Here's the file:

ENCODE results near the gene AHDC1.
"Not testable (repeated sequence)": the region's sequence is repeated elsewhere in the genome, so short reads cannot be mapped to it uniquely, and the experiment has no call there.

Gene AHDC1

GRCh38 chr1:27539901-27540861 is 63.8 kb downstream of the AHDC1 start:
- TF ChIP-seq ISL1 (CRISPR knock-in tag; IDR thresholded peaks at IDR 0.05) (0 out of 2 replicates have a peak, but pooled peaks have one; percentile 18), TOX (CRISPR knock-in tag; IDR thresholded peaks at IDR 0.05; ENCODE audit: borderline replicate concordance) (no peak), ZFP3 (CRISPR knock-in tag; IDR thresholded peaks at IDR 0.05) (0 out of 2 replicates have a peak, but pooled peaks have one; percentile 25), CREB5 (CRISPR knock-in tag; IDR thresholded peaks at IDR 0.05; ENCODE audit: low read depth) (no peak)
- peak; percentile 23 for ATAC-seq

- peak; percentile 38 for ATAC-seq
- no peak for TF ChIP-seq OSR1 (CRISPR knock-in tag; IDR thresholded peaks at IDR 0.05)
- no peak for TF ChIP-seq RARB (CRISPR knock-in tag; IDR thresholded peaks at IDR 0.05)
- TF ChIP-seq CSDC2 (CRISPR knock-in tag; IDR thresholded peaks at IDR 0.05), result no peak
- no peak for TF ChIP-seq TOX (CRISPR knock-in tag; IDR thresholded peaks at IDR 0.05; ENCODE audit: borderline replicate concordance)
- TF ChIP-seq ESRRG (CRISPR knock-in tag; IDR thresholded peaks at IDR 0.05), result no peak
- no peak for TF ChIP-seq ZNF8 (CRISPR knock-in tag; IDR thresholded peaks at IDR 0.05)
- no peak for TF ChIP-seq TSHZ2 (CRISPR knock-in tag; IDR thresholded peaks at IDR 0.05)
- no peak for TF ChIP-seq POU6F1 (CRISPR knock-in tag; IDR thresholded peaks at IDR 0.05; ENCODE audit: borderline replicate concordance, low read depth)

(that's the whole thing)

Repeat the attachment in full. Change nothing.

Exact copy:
ENCODE results near the gene AHDC1.
"Not testable (repeated sequence)": the region's sequence is repeated elsewhere in the genome, so short reads cannot be mapped to it uniquely, and the experiment has no call there.

Gene AHDC1

GRCh38 chr1:27539901-27540861 is 63.8 kb downstream of the AHDC1 start:
- TF ChIP-seq ISL1 (CRISPR knock-in tag; IDR thresholded peaks at IDR 0.05) (0 out of 2 replicates have a peak, but pooled peaks have one; percentile 18), TOX (CRISPR knock-in tag; IDR thresholded peaks at IDR 0.05; ENCODE audit: borderline replicate concordance) (no peak), ZFP3 (CRISPR knock-in tag; IDR thresholded peaks at IDR 0.05) (0 out of 2 replicates have a peak, but pooled peaks have one; percentile 25), CREB5 (CRISPR knock-in tag; IDR thresholded peaks at IDR 0.05; ENCODE audit: low read depth) (no peak)
- peak; percentile 23 for ATAC-seq

- peak; percentile 38 for ATAC-seq
- no peak for TF ChIP-seq OSR1 (CRISPR knock-in tag; IDR thresholded peaks at IDR 0.05)
- no peak for TF ChIP-seq RARB (CRISPR knock-in tag; IDR thresholded peaks at IDR 0.05)
- TF ChIP-seq CSDC2 (CRISPR knock-in tag; IDR thresholded peaks at IDR 0.05), result no peak
- no peak for TF ChIP-seq TOX (CRISPR knock-in tag; IDR thresholded peaks at IDR 0.05; ENCODE audit: borderline replicate concordance)
- TF ChIP-seq ESRRG (CRISPR knock-in tag; IDR thresholded peaks at IDR 0.05), result no peak
- no peak for TF ChIP-seq ZNF8 (CRISPR knock-in tag; IDR thresholded peaks at IDR 0.05)
- no peak for TF ChIP-seq TSHZ2 (CRISPR knock-in tag; IDR thresholded peaks at IDR 0.05)
- no peak for TF ChIP-seq POU6F1 (CRISPR knock-in tag; IDR thresholded peaks at IDR 0.05; ENCODE audit: borderline replicate concordance, low read depth)